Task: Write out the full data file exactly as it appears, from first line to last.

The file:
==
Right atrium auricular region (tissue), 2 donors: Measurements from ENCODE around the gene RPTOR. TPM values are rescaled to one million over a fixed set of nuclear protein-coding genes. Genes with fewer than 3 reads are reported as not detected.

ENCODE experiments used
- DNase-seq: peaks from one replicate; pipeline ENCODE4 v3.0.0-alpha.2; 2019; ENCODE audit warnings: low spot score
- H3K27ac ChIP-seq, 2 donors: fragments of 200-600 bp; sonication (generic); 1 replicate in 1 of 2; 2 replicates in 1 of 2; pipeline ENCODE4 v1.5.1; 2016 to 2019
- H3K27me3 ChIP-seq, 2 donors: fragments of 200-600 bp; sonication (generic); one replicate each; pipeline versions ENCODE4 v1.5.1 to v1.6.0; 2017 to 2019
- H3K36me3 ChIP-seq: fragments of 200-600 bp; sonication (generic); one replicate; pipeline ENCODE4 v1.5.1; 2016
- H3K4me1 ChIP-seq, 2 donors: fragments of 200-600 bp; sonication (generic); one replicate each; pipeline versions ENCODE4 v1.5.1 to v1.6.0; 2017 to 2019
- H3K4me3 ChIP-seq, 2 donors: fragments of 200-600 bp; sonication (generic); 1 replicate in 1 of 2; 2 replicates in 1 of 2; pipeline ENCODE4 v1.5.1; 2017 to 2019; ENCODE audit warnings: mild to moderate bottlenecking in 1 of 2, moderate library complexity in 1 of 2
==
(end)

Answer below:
Right atrium auricular region (tissue), 2 donors: Measurements from ENCODE around the gene RPTOR. TPM values are rescaled to one million over a fixed set of nuclear protein-coding genes. Genes with fewer than 3 reads are reported as not detected.

ENCODE experiments used
- DNase-seq: peaks from one replicate; pipeline ENCODE4 v3.0.0-alpha.2; 2019; ENCODE audit warnings: low spot score
- H3K27ac ChIP-seq, 2 donors: fragments of 200-600 bp; sonication (generic); 1 replicate in 1 of 2; 2 replicates in 1 of 2; pipeline ENCODE4 v1.5.1; 2016 to 2019
- H3K27me3 ChIP-seq, 2 donors: fragments of 200-600 bp; sonication (generic); one replicate each; pipeline versions ENCODE4 v1.5.1 to v1.6.0; 2017 to 2019
- H3K36me3 ChIP-seq: fragments of 200-600 bp; sonication (generic); one replicate; pipeline ENCODE4 v1.5.1; 2016
- H3K4me1 ChIP-seq, 2 donors: fragments of 200-600 bp; sonication (generic); one replicate each; pipeline versions ENCODE4 v1.5.1 to v1.6.0; 2017 to 2019
- H3K4me3 ChIP-seq, 2 donors: fragments of 200-600 bp; sonication (generic); 1 replicate in 1 of 2; 2 replicates in 1 of 2; pipeline ENCODE4 v1.5.1; 2017 to 2019; ENCODE audit warnings: mild to moderate bottlenecking in 1 of 2, moderate library complexity in 1 of 2